Road trips can be life-changing experiences that open your eyes to the beauty and opportunity in the world. Unfortunately, they can also be hair-pulling, headache-inducing, relationship-ruining experiences that create the urge to leap from a moving vehicle just to end the suffering.
No matter whom you travel with, there will be a period (or a couple) during your road trip when you feel like you can’t go on. To power through these tough times, you might want to adopt a few sanity-preserving habits and anger-abating tricks such as the following.
Know the Route Beforehand
There is hardly a faster way to ignite animosity in a car than by disagreeing about directions. One person prefers one highway over another; one person thinks it’s a right instead of a left; one person bets cutting down side streets will be faster. No matter what happens, even if you reach your destination safely, tempers tend to flare in response to disputes about the best way to go.
If you don’t inherently know your way to your destination, you should have a strict route planned before you leave. Though it might be tempting to take a spontaneous detour, you will be risking an all-out fight from ridiculous route-related emotions. As long as you stick to your plan, everyone in the car should stay sane.
Take Turns With Every Task
It’s true that some people are better suited to different tasks, but as you likely have learned during your day-to-day life, doing the same task interminably will cause insanity sooner or later. To prevent this, every passenger in the car should take turns with different responsibilities, and the changes should occur at regular intervals.
For example, one person may drive for five hours in the morning, and then, a second person can drive for five hours in the afternoon. After the switch, the old driver will assume the old passenger’s duties of navigation. If you have three or more people in your car, you can establish a round-robin-style swap, so no one is responsibility-free for the duration of the trip (unless a person is under 16 years old, in which case it might be best to keep that person out of the driver’s seat).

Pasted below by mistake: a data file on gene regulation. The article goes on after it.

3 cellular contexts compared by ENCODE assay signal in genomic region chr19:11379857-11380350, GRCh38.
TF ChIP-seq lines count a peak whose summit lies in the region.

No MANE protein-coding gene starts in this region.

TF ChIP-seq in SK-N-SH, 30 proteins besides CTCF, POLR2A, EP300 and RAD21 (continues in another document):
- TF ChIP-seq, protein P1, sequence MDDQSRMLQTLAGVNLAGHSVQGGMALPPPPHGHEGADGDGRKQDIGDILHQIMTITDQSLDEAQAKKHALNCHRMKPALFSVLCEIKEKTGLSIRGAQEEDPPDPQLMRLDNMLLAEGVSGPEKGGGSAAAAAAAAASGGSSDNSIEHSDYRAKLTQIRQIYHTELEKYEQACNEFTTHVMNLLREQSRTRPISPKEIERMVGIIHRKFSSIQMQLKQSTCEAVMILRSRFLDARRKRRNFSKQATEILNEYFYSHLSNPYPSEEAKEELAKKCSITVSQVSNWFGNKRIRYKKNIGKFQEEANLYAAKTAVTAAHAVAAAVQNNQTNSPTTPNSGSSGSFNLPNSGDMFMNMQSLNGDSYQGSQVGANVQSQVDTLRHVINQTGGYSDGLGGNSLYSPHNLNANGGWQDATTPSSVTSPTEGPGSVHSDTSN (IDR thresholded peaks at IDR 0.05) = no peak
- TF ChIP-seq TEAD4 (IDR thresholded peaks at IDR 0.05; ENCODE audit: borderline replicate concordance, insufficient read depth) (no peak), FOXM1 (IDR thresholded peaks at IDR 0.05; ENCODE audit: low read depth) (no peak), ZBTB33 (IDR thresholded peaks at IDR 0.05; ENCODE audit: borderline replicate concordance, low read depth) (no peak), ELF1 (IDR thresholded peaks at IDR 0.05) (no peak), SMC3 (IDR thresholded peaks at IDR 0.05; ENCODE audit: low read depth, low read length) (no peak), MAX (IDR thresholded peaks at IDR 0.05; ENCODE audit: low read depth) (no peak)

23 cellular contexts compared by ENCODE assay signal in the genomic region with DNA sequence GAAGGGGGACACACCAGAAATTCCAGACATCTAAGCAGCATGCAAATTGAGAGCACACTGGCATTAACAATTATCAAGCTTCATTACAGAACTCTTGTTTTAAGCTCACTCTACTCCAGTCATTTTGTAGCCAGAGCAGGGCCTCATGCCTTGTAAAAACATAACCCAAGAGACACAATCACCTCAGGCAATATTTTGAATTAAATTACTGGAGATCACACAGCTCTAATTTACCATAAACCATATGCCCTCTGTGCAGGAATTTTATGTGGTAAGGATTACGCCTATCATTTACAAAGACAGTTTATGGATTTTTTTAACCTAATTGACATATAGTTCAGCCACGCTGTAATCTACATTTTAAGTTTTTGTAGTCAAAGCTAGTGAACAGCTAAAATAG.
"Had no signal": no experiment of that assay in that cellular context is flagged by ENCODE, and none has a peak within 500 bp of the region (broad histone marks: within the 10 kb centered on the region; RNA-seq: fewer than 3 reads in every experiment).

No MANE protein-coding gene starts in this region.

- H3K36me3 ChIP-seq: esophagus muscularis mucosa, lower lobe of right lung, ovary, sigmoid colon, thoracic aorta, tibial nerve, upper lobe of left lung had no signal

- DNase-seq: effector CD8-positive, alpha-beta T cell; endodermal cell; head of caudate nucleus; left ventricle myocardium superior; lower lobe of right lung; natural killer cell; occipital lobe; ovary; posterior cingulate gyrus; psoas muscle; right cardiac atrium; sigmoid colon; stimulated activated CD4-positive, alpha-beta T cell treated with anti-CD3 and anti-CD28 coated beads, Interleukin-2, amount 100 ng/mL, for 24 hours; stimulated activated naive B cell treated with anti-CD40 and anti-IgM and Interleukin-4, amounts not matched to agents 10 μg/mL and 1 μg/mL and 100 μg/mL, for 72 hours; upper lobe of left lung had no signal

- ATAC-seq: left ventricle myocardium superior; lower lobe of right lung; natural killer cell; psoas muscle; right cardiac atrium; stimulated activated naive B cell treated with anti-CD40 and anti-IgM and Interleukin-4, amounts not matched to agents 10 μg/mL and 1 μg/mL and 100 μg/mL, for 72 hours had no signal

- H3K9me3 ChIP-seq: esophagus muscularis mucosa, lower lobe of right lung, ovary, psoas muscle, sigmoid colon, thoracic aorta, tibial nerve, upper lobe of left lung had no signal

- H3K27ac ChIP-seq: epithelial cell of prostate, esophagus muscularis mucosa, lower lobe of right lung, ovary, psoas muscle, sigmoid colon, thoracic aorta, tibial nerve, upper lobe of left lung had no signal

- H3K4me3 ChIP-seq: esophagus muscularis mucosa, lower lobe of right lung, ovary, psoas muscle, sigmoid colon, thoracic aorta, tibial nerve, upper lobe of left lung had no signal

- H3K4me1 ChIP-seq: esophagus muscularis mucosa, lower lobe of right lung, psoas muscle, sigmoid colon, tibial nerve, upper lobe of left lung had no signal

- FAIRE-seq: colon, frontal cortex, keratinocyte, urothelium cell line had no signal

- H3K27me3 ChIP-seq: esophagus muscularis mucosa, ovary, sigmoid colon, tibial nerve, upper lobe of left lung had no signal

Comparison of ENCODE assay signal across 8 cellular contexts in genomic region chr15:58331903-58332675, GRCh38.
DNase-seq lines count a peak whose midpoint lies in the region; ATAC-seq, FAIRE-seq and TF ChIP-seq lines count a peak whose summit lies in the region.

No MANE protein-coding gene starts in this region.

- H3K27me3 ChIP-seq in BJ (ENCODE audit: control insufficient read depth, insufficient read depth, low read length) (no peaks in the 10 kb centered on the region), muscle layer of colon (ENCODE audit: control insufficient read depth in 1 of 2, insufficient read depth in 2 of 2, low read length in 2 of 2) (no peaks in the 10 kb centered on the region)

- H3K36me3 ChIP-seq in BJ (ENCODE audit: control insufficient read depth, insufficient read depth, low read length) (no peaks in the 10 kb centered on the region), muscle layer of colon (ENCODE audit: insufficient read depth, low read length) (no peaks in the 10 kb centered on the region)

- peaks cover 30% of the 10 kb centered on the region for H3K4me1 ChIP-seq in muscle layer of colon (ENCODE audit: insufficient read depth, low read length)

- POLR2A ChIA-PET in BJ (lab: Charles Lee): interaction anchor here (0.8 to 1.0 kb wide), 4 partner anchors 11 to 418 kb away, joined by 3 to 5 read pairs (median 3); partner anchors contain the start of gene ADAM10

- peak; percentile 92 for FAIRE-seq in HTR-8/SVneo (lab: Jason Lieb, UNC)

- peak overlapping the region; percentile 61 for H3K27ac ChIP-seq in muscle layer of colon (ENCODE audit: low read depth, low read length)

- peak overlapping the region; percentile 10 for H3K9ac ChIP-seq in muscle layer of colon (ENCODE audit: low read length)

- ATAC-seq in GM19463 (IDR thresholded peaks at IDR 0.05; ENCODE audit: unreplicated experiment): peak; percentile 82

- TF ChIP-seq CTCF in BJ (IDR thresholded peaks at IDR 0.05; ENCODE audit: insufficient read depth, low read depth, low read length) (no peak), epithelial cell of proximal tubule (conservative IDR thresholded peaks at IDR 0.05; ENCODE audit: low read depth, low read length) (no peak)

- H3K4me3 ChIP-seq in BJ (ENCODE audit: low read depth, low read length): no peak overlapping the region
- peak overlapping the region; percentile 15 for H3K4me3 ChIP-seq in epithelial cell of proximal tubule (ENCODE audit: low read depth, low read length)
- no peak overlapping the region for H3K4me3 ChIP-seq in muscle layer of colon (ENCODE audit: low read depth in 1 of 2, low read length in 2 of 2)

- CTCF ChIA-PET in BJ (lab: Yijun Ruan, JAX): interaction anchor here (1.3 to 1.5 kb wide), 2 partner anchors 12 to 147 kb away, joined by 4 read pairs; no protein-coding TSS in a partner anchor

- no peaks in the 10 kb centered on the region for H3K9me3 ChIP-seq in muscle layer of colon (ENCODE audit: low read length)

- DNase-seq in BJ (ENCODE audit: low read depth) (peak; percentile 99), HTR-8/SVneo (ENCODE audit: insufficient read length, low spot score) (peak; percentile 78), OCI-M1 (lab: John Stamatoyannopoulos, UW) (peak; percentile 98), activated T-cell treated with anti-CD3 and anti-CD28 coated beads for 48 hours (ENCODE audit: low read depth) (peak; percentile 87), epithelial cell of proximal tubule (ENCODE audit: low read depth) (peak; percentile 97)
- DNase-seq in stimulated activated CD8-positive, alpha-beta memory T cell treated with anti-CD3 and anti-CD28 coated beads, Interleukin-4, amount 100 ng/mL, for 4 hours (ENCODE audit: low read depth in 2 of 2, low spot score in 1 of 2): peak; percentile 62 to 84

In many ways, the same etiquette applies during road trips as governs office spaces. Because you are sharing a small, enclosed area, you must be mindful of the sounds and smells generated, so you don’t disturb those around you. In practice, this means you should avoid packing stinky foods like hard-boiled eggs or tuna salad sandwiches, playing music that others don’t enjoy, or smoking cigarettes. Instead, you should double-check your snacks for odor before you depart and pack smokeless e-cigs to use instead.
Avoid Controversial Topics
Though you might be bursting to talk about the election or deeply interested in your fellow road trippers’ religious beliefs, it is best to keep conversation light while you’re driving. Any debatable topic, to include politics, religion, race, and sexuality, can easily incite anger or frustration. If you must talk about these issues, you should save them for after you reach your destination.
As a side note, you might also want to avoid topics that typically bore people to tears. These include observations about traffic, minor personal health issues, the weather, social media, work schedules, and dreams. You might think you have something interesting to say about these things, but no one else wants to hear it, guaranteed.
Plan to Stop
The total trip is only 20 hours, which means if you just keep driving, you’ll can make it to your destination in under a day. Sorry to ruin your plans, but trying to cover vast distances without breaks is itself some kind of insanity. Your body needs an opportunity to move and stretch, and your brain needs a respite from the constant vigilance of driving. Plus, rest stops give you the opportunity for some alone time away from your road trip buddies ― even if you spend it all in the bathroom.
Have Too Many Snacks
You might not feel like you are burning energy, but the truth is driving for long periods is hard work. To keep your brain and body engaged, you need fuel, which means snacks. Before you leave, you should purchase a smorgasbord of tasty treats. It’s a good idea to stay as healthy as possible, but you shouldn’t feel guilty about tossing in an indulgent sweet or salty snack. A road trip should be fun, and snacks make it more-so, so you definitely don’t want to skimp.